Sage is used in many different ways, it helps the people prepare for ceremonies and teachings. Because it is more medicinal and stronger than Sweet grass, it tends to be used more often in ceremonies, it also has physical healing properties, you can boil sage and drink it as a tea. Sage is for releasing what is troubling the mind and for removing negative energy, it is used for cleansing homes and sacred items. There is male and female sage.

Ceremonial use of Cedar (Keezhik)
Like Sage and Sweet grass, cedar is used to purify the home, it also has many restorative medicinal use. When mixed with sage for a tea, it cleans the body of all infections, cedar baths are also very healing. When cedar mixed with tobacco is put in the fire it crackles, this is said to call the attention of the Spirits to the offering that is being made. Cedar is used in sweat lodge and fasting ceremonies for protection, cedar branches cover the floor of many sweat lodges and some people make a circle of cedar when they are fasting. It is a guardian spirit and chases away the bad spirits.

Since it is believe, in many cultures, that the plants we use to burn and purify ourselves provides us with access to their soul and power, it is essential that we ask their permission before gathering these plants. Take only what we need without damaging the plant and give thanks for what we took. If you did not pick these plants yourself, know that someone else did that for you and that you could still give thanks for the life of those plants and the people who did pick them.

The format of the smudging in today's rituals varies from culture to culture and so does the plants and herbs used for such sacred ceremony. In the Dancing To Eagle Spirit Society's rituals we utilize mostly sage (all kinds), cedar, juniper, sweet grass, lavender, wild tobacco, Native American Tobacco.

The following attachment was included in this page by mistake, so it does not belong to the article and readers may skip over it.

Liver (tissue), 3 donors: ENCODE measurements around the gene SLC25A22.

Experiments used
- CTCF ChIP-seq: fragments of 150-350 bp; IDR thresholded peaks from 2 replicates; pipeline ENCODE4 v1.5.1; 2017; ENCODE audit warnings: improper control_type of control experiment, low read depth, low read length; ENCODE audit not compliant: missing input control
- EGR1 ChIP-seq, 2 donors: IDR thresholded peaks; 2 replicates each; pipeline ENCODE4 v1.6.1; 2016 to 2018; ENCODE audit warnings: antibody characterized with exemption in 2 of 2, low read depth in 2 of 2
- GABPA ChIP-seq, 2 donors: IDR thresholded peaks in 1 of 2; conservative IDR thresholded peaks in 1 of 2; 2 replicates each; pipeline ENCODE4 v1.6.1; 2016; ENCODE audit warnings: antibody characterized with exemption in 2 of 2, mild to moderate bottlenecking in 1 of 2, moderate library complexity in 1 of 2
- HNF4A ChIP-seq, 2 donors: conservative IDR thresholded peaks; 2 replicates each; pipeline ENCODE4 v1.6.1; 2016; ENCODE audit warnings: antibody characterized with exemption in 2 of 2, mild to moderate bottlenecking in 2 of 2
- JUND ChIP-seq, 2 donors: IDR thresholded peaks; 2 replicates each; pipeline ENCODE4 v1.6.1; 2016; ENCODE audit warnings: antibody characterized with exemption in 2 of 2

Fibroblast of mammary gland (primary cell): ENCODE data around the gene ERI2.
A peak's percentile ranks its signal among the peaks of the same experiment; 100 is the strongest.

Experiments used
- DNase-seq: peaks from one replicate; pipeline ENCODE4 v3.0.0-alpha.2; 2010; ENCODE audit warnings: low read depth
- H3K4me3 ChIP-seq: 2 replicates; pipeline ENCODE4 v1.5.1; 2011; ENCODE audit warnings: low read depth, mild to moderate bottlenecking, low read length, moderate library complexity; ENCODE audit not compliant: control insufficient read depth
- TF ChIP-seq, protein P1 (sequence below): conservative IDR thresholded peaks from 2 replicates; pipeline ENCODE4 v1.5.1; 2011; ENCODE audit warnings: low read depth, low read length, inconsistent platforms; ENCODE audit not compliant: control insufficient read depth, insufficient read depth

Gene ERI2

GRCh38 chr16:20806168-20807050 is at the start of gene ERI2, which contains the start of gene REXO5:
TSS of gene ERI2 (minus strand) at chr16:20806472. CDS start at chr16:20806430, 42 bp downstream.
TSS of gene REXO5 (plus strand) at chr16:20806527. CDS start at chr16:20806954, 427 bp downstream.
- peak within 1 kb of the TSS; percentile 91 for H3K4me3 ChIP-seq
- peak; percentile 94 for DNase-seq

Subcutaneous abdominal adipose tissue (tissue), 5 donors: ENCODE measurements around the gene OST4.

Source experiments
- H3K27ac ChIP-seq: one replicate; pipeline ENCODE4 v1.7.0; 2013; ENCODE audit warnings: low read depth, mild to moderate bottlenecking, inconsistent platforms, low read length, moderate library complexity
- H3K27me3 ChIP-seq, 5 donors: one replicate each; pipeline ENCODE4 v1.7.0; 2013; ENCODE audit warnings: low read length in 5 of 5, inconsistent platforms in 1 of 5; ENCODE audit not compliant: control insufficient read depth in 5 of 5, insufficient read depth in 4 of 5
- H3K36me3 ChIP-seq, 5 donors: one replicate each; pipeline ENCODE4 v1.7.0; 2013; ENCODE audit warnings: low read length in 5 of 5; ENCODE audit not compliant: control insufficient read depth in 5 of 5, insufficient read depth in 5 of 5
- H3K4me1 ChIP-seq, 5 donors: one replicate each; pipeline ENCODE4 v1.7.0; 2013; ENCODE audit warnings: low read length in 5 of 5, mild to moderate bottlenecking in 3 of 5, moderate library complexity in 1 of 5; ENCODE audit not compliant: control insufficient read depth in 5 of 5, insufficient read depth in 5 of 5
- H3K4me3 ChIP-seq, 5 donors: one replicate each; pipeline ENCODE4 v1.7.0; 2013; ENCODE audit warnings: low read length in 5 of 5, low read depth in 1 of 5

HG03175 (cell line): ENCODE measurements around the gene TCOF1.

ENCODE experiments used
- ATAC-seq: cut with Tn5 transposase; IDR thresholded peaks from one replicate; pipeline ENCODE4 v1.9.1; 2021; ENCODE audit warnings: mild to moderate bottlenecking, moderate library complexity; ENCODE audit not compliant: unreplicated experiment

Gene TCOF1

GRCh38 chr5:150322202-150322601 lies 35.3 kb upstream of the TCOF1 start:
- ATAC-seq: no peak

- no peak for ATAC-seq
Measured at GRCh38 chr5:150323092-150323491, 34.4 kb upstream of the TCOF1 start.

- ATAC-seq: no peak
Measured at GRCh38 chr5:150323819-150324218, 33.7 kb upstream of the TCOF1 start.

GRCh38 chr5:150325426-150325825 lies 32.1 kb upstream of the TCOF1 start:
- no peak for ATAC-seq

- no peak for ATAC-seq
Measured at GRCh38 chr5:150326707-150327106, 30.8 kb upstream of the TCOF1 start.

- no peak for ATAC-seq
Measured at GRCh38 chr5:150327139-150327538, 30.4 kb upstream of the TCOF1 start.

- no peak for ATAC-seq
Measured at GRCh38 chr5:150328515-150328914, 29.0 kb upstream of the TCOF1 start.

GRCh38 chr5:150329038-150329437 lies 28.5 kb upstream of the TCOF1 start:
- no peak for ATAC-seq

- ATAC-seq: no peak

http://www.dancingtoeaglespiritsociety.org/medicines.php

Do any of you ever use these medicines? Kind of curious. Many people use Sage. The smell of sweetgrass is so relaxing.
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Postby inja » Sat Jan 16, 2010 8:43 pm

I do. I will burn sage at times. However I also like to burn Thyme or Rosemary. There is something about the aroma of Thyme that entirely relaxes me.


I also like to burn incense preferably only those directly from India or Tibet.
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Postby Guest » Sun Jan 17, 2010 2:32 pm

Hi,

Its been a while, but I used to purify my home with sage. I still have a bundle of it. I love incense, but I found some really good sprays from Pier 1, that are faster when I just want to make the air smell good.

Just on the physical level, I think its nice to walk into a home and have a nice smell greet you. I have a big collection of incense from fl orals to minerals and spices. Incense is fun to experiment with. But I don't use it like I used to.

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Postby sandra » Sun Jan 17, 2010 2:41 pm

Inja, Yes I love sage, I offer my tobacco and hand harvest enough to make it through the year annualy. I try to keep a stash of cedar as well. I burn cedar in a cast iron on the stove.
And in the Winter time I boil it. Sometimes even make a nice drink with the medicines.

hmmm, thyme? Do you have an idea why you like it so much? Ive never burnt thyme or rosemary, sounds like I should try it. Is there a reason you prefer incense from India or Tibet?
Do you burn sweetgrass?


Item7, yeah sometimes I take a break from sage as well, is it easy for you to come by? I know if I run out from my harvest the only place I can find it is in the new age shops.
I like the spicy incense. Its amasing how smell can change the mood though. I know what you mean about just passing for the sprays sometimes, but with sage its nice to hover over and to a sweeping with it, it helps me feel like I've done something productive and of a self help nature. ;)
“Living backwards!” Alice repeated in great
astonishment. “I never heard of such a thing!”
“—but there’s one great advantage in it, that one’s
memory works both ways.”